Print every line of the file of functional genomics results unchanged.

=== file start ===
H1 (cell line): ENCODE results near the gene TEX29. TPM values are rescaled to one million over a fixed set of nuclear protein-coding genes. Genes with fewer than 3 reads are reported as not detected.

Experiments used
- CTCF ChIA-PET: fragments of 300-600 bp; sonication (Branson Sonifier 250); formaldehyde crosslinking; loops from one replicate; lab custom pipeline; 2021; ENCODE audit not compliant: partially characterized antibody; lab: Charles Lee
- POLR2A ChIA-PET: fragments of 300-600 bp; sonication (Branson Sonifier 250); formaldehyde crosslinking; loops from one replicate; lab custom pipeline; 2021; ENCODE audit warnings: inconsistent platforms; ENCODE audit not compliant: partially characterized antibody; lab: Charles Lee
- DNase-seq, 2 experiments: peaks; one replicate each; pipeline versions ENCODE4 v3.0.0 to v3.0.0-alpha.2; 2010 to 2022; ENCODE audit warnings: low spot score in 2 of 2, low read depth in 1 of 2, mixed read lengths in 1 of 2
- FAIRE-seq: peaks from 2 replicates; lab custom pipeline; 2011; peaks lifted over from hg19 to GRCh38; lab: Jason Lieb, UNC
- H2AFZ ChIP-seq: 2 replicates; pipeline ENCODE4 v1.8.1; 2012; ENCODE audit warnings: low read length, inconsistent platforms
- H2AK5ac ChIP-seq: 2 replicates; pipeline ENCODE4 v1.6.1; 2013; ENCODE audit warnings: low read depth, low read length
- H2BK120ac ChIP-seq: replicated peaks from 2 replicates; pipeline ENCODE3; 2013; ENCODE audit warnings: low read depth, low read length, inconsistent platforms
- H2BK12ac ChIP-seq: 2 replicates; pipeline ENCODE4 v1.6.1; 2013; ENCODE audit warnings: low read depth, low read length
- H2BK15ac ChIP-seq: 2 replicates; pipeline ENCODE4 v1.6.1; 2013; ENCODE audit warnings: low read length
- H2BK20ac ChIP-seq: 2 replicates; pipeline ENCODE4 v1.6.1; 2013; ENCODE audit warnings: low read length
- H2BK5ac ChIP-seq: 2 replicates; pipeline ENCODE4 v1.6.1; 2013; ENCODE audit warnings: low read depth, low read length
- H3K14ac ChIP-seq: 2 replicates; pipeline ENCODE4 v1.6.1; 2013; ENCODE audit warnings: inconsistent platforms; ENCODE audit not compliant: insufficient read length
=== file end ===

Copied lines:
H1 (cell line): ENCODE results near the gene TEX29. TPM values are rescaled to one million over a fixed set of nuclear protein-coding genes. Genes with fewer than 3 reads are reported as not detected.

Experiments used
- CTCF ChIA-PET: fragments of 300-600 bp; sonication (Branson Sonifier 250); formaldehyde crosslinking; loops from one replicate; lab custom pipeline; 2021; ENCODE audit not compliant: partially characterized antibody; lab: Charles Lee
- POLR2A ChIA-PET: fragments of 300-600 bp; sonication (Branson Sonifier 250); formaldehyde crosslinking; loops from one replicate; lab custom pipeline; 2021; ENCODE audit warnings: inconsistent platforms; ENCODE audit not compliant: partially characterized antibody; lab: Charles Lee
- DNase-seq, 2 experiments: peaks; one replicate each; pipeline versions ENCODE4 v3.0.0 to v3.0.0-alpha.2; 2010 to 2022; ENCODE audit warnings: low spot score in 2 of 2, low read depth in 1 of 2, mixed read lengths in 1 of 2
- FAIRE-seq: peaks from 2 replicates; lab custom pipeline; 2011; peaks lifted over from hg19 to GRCh38; lab: Jason Lieb, UNC
- H2AFZ ChIP-seq: 2 replicates; pipeline ENCODE4 v1.8.1; 2012; ENCODE audit warnings: low read length, inconsistent platforms
- H2AK5ac ChIP-seq: 2 replicates; pipeline ENCODE4 v1.6.1; 2013; ENCODE audit warnings: low read depth, low read length
- H2BK120ac ChIP-seq: replicated peaks from 2 replicates; pipeline ENCODE3; 2013; ENCODE audit warnings: low read depth, low read length, inconsistent platforms
- H2BK12ac ChIP-seq: 2 replicates; pipeline ENCODE4 v1.6.1; 2013; ENCODE audit warnings: low read depth, low read length
- H2BK15ac ChIP-seq: 2 replicates; pipeline ENCODE4 v1.6.1; 2013; ENCODE audit warnings: low read length
- H2BK20ac ChIP-seq: 2 replicates; pipeline ENCODE4 v1.6.1; 2013; ENCODE audit warnings: low read length
- H2BK5ac ChIP-seq: 2 replicates; pipeline ENCODE4 v1.6.1; 2013; ENCODE audit warnings: low read depth, low read length
- H3K14ac ChIP-seq: 2 replicates; pipeline ENCODE4 v1.6.1; 2013; ENCODE audit warnings: inconsistent platforms; ENCODE audit not compliant: insufficient read length